The Learning Wave is privileged to be asked by some of New Zealand’s largest organisations to help them empower their people to perform better. Viewing businesses and their workers close up for over 15 years has taught us that every organisation is different, with their own unique circumstances and set of challenges to overcome.
However, there is one key thing they all share, a piece of DNA that can either make or break them: company culture.
Yes, it may be an intangible. An X-factor. And it’s something you’ll not find on the balance sheet, which feels ironic because company culture an extremely valuable and essential asset.
While our clients often see its value, it’s this lack of spreadsheet visibility that means many business leaders tend not to prioritise their company’s culture. At times is can be left to HR departments to articulate, or given a few paragraphs in an induction booklet. But good culture is so much more than that – a golden thread that connects and unites the whole organisation, from an intern to the CEO.
Poor culture is a ticking time bomb
We find that there’s a recurring theme whenever organisations are having serious challenges with their workforces. The leadership always want to remedy the problem, however, they’re often confused as to why despite hitting business objectives with healthy balance sheets, they score poorly on company culture.
We always make the point that although historically culture might not be a typical measure of company success, it can certainly become a liability and dent their balance sheet when ‘low care factor’ begins to reduce productivity, increase absenteeism, and cause high staff turnover.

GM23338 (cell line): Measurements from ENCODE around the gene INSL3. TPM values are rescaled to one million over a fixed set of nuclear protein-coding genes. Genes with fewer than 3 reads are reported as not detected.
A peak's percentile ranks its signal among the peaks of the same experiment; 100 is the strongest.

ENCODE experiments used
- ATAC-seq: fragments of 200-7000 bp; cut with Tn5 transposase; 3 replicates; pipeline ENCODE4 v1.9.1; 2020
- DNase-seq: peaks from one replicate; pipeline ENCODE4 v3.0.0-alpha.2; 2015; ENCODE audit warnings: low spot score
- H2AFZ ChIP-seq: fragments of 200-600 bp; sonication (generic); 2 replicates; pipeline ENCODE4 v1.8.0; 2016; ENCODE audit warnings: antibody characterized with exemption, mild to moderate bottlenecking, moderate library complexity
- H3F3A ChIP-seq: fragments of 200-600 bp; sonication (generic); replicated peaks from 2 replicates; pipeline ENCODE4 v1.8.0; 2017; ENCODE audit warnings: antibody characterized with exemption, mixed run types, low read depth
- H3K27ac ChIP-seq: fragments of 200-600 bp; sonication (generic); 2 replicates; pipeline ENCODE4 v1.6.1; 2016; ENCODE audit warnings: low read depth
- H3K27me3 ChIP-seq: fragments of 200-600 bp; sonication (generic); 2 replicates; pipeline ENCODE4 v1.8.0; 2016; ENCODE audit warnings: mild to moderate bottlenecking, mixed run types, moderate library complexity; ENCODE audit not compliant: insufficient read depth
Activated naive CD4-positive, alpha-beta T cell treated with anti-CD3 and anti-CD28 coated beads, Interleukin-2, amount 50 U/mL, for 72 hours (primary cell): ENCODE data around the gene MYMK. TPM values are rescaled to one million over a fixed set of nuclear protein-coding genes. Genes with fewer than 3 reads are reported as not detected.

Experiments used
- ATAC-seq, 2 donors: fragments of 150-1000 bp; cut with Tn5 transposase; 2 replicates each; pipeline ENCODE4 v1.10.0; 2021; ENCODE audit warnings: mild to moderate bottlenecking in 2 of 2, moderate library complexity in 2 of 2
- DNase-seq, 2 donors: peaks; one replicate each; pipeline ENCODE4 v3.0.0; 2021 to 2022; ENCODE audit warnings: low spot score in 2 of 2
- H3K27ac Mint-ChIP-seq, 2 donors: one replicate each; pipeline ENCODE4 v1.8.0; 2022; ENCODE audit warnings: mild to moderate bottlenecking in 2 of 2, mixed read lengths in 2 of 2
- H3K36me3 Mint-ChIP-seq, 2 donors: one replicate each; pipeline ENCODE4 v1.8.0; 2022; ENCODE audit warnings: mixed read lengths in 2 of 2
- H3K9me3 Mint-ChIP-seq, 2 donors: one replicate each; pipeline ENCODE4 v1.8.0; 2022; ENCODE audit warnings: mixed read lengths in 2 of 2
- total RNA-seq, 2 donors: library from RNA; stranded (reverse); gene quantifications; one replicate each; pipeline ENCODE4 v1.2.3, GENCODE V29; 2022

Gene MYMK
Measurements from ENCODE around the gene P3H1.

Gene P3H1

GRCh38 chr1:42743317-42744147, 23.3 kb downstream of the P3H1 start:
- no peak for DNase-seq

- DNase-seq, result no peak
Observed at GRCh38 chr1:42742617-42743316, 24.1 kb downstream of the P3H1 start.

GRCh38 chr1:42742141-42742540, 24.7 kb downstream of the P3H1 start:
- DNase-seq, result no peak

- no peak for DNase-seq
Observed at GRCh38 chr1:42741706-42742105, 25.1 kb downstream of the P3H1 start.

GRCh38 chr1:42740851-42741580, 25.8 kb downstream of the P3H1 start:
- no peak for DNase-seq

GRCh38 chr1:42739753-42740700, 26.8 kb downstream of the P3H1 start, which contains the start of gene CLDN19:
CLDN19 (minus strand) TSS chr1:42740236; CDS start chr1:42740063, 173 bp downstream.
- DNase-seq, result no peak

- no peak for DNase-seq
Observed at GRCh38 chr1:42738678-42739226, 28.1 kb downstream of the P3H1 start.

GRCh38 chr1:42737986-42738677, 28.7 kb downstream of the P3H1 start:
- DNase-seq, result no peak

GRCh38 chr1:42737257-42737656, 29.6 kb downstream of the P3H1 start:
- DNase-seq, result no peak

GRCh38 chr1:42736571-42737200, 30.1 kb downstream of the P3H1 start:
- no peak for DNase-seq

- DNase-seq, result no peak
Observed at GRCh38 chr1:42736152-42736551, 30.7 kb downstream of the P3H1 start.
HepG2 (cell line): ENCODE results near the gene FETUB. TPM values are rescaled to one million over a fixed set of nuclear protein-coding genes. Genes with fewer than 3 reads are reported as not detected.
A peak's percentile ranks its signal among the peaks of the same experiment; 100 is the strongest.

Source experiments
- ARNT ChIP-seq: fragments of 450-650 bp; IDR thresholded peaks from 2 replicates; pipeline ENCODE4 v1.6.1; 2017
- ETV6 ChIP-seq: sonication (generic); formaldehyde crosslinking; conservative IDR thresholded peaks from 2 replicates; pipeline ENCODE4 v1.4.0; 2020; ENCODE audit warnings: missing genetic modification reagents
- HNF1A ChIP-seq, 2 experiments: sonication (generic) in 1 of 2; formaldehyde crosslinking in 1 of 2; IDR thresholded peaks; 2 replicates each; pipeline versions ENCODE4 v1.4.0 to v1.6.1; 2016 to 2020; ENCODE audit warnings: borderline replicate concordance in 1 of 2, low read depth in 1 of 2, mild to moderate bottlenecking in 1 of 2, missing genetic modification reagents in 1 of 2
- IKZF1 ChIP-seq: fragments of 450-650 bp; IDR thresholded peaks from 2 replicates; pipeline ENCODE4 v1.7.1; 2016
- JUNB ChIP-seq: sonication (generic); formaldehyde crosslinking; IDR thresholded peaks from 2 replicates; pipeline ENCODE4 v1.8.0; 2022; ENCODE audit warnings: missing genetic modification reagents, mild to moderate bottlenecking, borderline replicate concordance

A quote from famous management consultant Peter Drucker sums it up perfectly: ‘Culture eats strategy for breakfast!’ In other words, the best laid plans – or indeed healthy-looking numbers – can soon been devoured by poor company culture. And the longer it continues, the longer it can hurt a business.
Good culture is clear to see
An organisation with a positive culture stands out a mile.
You can feel the energy and enthusiasm among the workforce, and it shows in both how they interact at work, and socially. It’s also apparent in the way they treat their customers and clients.
These are the foundations for a productive workplace, encouraging workers to successfully collaborate, whether its problem solving or innovating. It’s also an environment in which workers can adapt, pivot, and challenge themselves to improve. The bigger picture is that it smooths the way for an organisation to evolve, without the barriers that a poor culture creates.
Turn your organisation’s culture into an asset?
Good culture not only boosts performance – it is also an enabler of change. And this is particularly crucial for today’s organisations who are not only having to adapt to flexible working, but are competing in a labour market where workers are ever-more cognisant of the importance of company culture and values.
At the Learning Wave, we strongly believe that leadership is the catalyst for creating good culture.
By using our unique Leadership Capability Framework, designed for NZ workplaces, we understand what good leadership looks like and can tailor learning solutions to help leaders close any performance gaps they have. This has successfully resulted in better engagement from their teams, and helped to develop more positive cultures.
For us, the message is clear: good culture can become one of your organisation’s most important assets, regardless of whether it technically sits on the balance sheet or not.
Witchery | January 5, 2022